The uncertainty is in how the Tigers will replace Martinez, and Leyland didn't offer a specific direction as to what will happen. If anything, he fed the idea that the club has multiple potential directions. With the Tigers losing their designated hitter, rather than their shortstop or catcher, that's a little salvation.

Detroit could go for a hitter to put behind Miguel Cabrera in the lineup, Leyland said. Or it could move others around and fit an addition somewhere else.

"This is so, so fresh; this hasn't really set in yet, so I don't know what's going to happen," Leyland said. "You think about it, and there are some options probably outside [the organization], and there are some options that would be possibly hitter-type, still not a lot of speed. There might be some speed out there that you might make adjustments with some personnel on your team and put them into that role or fool with that role. But I think we just want to look at it internally first.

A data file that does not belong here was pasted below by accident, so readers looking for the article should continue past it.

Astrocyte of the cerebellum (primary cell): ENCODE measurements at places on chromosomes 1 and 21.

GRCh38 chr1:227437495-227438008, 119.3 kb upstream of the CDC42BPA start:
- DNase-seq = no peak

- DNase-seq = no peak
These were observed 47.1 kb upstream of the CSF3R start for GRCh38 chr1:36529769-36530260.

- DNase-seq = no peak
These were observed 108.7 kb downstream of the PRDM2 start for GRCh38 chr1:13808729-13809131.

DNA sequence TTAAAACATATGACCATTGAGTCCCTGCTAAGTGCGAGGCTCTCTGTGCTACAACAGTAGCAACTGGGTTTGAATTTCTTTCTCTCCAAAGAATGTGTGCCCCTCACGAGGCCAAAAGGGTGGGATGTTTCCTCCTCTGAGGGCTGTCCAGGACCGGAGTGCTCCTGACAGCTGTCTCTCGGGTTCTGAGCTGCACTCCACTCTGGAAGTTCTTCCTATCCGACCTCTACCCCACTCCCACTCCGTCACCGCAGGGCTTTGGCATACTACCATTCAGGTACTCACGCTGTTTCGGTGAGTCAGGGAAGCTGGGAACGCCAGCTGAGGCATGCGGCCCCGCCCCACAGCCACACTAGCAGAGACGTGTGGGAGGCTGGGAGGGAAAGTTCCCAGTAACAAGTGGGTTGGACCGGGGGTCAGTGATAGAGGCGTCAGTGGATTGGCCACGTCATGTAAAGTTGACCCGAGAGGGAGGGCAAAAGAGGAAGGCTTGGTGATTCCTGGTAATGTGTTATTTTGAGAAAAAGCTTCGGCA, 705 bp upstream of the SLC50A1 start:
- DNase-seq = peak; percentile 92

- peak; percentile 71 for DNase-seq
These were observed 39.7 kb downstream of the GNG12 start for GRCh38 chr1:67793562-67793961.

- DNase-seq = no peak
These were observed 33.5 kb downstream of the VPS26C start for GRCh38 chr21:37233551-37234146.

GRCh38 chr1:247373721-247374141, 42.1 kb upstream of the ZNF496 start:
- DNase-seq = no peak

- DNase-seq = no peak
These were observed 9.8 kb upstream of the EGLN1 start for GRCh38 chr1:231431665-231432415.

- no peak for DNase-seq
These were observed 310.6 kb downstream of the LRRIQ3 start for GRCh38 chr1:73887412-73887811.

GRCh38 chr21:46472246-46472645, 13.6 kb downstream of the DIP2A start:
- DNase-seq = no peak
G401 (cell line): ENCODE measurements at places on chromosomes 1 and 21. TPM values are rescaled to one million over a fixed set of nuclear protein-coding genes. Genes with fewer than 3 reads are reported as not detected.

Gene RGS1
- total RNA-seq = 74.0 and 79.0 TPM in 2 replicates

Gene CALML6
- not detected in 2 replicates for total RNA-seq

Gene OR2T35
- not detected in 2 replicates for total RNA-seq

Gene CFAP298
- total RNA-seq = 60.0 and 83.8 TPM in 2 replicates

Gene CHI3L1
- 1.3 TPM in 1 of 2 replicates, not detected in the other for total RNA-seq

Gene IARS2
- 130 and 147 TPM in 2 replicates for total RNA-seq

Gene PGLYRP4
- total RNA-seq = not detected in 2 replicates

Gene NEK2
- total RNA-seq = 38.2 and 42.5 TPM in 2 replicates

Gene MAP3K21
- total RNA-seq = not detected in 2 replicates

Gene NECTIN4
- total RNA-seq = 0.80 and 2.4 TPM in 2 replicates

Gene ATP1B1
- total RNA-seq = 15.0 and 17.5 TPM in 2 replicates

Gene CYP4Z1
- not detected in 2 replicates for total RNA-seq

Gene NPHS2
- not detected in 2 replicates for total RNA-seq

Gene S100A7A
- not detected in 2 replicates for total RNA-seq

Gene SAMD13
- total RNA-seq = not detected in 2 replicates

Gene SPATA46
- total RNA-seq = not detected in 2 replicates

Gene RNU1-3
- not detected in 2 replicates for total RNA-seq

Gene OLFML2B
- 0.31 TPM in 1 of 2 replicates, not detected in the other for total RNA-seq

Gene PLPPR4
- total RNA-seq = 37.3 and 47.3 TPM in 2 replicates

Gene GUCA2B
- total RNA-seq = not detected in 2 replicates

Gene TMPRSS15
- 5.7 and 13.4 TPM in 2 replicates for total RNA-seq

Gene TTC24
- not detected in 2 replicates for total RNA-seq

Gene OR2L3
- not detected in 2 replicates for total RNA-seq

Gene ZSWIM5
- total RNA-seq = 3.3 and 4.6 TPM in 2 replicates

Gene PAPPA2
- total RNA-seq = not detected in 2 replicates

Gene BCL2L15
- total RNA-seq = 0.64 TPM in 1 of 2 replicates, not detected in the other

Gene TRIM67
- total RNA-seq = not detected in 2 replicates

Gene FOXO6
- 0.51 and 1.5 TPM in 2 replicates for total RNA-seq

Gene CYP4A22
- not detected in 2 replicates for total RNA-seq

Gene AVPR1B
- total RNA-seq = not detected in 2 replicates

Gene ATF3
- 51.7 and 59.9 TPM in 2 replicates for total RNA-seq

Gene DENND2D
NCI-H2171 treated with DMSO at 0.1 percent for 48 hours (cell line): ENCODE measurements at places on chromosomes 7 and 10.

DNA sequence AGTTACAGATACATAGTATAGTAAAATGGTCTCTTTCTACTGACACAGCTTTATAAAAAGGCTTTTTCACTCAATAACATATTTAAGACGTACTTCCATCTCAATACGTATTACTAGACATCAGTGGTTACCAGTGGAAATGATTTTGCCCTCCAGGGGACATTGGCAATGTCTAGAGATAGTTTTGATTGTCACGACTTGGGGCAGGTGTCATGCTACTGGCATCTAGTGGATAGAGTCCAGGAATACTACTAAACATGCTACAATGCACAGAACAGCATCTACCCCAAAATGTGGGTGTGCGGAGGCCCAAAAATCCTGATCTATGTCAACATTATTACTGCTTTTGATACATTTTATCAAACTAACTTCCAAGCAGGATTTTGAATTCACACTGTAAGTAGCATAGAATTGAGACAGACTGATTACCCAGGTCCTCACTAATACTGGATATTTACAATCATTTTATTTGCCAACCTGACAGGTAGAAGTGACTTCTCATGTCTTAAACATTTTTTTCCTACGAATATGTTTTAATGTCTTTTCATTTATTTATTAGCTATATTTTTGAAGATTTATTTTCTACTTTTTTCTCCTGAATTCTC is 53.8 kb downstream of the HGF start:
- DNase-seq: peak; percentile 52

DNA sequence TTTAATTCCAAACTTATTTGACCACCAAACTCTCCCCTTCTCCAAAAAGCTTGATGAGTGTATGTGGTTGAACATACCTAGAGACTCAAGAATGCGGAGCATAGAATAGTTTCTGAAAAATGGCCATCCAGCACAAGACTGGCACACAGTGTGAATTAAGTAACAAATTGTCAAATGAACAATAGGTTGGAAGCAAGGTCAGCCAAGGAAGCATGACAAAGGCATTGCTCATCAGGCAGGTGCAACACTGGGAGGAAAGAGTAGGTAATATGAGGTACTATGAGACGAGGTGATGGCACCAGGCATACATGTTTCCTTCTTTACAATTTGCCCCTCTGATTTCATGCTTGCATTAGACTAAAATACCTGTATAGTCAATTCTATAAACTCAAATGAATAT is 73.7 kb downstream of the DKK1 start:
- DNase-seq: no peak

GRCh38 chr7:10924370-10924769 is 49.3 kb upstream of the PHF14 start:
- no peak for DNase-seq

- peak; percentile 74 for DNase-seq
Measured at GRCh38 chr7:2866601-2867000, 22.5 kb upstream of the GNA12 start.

"There's no reason to panic about it. That's how I feel about it. There's no reason to overreact. I mean, you feel sorry for Victor, you feel sorry for yourself. But that can only last for a short period of time. You can feel sorry for Victor for the whole year, but you can't feel sorry for yourself the whole year."

That echoes remarks Leyland made earlier in the day to MLB Network Radio in which he suggested the Tigers could use the open spot to become more athletic.

"We talked about that originally [this offseason], maybe getting a little more athletic, a little more speed," Leyland said. "But like I said, I'd rather have a slow guy that can hit than a fast guy that can't."

Leyland's reaction when asked about the abundance of hitters still on the market might have been telling, that there are no obvious options.

"There are a lot of names out there; I'll say that," Leyland said. "How good they produce anymore, I don't know. And I always ultimately leave that up to Dave.

"We've already had some discussions -- I won't say who they are -- of some guys internally. We've had some discussions about some guys outside the organization. I imagine there are a lot of agents that called Dave Dombrowski yesterday. All of a sudden, there were a lot of guys that want to play in Detroit."